Giovanni Arrighi's The Geometry of Imperialism was published by New Left Books in 1978, in a translation by Patrick Camiller. "I was disturbed, at the time," Arrighi later told David Harvey, "by the terminological confusions that were swirling around the term ‘imperialism’. My aim was to dissipate some of the confusion by creating a topological space in which the different concepts, which were often all confusingly referred to as ‘imperialism’, could be distinguished from one another."
In Marxist debate, Arrighi argued, such confusions could be traced to Lenin's classical theory of imperialism, which at times fails to clearly distinguish it from "the monopoly stage of capitalism" or "finance capital." Arrighi's study would then be neither "a simple reproduction of the thought of this or that theoretician" nor the development of a new theory of imperialism, but rather an examination of "the presuppositions of the theory of imperialism in order to explicate, specify, and delimit them." Those presuppositions were to be located not in Lenin's own theory, but in that of J.A. Hobson, which preceded it.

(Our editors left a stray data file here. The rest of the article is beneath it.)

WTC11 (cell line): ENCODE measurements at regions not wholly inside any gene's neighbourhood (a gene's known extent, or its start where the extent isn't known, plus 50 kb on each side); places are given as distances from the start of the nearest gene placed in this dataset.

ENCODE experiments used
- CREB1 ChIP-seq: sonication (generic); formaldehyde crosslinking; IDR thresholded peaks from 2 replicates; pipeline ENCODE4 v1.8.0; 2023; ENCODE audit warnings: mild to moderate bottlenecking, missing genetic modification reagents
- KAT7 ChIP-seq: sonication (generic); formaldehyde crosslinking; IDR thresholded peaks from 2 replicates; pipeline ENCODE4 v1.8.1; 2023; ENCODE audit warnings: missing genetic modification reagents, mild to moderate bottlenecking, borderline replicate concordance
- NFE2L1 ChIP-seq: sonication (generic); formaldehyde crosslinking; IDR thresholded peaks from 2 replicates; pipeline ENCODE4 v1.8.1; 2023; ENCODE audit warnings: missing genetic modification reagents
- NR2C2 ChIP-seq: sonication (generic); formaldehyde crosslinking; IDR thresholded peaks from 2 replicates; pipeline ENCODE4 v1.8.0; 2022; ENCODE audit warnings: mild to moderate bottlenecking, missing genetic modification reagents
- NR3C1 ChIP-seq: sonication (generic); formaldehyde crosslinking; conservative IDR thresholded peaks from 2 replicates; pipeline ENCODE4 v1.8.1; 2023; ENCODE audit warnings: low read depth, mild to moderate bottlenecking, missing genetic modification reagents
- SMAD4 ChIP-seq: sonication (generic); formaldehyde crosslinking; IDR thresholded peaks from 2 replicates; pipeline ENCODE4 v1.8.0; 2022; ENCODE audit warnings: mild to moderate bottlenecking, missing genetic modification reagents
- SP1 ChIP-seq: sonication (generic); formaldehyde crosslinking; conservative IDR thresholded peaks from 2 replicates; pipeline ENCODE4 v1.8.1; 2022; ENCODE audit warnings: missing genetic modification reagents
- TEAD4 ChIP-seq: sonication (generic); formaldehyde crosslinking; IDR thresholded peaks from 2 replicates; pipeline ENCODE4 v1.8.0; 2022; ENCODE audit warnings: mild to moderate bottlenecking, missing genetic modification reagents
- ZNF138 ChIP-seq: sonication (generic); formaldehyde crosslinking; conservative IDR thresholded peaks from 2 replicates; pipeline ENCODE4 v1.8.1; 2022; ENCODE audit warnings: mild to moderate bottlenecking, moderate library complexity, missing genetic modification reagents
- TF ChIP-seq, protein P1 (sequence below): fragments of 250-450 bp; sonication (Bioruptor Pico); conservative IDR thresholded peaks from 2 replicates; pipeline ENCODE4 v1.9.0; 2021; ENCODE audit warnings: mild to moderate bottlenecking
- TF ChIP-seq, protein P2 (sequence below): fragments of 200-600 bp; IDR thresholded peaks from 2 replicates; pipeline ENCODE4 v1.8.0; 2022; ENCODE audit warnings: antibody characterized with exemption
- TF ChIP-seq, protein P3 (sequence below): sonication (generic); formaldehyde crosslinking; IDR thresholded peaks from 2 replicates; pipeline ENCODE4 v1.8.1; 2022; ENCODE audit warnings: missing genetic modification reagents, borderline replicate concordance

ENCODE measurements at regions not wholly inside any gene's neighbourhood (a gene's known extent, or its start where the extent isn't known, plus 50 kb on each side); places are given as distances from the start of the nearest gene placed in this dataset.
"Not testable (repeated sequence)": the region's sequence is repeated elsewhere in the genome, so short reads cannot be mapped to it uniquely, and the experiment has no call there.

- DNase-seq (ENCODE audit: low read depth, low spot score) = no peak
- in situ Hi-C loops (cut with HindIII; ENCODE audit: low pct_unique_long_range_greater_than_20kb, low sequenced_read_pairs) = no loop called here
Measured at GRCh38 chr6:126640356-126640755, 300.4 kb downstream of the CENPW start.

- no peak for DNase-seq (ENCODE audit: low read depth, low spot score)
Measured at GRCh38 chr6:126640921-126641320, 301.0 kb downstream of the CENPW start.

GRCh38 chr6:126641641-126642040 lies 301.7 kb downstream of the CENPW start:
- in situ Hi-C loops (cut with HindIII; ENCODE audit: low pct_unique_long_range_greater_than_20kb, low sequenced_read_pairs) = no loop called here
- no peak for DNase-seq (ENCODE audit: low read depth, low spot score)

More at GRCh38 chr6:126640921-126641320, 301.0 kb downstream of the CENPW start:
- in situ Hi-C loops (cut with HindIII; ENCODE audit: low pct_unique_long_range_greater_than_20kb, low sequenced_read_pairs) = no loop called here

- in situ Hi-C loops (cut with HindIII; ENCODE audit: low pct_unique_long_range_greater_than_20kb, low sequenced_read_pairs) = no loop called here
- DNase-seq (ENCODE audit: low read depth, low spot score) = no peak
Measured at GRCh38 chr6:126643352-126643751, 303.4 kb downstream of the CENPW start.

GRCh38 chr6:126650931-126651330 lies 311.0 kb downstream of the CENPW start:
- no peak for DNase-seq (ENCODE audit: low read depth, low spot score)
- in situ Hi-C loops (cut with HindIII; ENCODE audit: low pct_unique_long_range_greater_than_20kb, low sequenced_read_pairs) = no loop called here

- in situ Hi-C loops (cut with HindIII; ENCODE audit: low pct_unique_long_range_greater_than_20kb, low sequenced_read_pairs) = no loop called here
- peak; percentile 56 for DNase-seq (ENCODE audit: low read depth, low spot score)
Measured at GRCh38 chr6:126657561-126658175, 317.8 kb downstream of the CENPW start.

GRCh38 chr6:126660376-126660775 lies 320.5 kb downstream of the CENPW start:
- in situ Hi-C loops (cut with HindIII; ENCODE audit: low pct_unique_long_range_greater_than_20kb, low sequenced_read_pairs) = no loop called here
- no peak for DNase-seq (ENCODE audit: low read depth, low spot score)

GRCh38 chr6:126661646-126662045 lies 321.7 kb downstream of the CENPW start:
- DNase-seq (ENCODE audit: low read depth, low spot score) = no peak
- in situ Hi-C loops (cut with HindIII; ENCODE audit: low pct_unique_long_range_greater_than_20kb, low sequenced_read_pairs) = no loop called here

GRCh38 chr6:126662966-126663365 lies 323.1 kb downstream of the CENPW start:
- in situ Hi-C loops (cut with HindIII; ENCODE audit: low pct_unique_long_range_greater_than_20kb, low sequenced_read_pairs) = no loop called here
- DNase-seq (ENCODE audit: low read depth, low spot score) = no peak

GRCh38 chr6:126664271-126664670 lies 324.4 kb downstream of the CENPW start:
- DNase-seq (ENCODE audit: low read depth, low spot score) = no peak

In the excerpt below, the book's first chapter, Arrighi identifies four primary elements of Hobson's conception of imperialism and isolates them in the form of Weberian ideal types, which them serve as the coordinates for his "topological" reconstruction.
It is no easy task to define the concept of imperialism. The same term is customarily used to designate diverse, and in certain respects antithetical, concepts. Indeed, theoretical controversy is often based on nothing more than a failure to grasp what is the object of reference.
Today marks the 169th anniversary of the publication of one of the most influential documents in world history: The Communist Manifesto. In this introduction to the new edition, published alongside Lenin's April Theses, Tariq Ali contextualises the period—the eve of the 1848 revolutions—in which Marx and Engels penned their masterpiece and argues that it desperately needs a successor.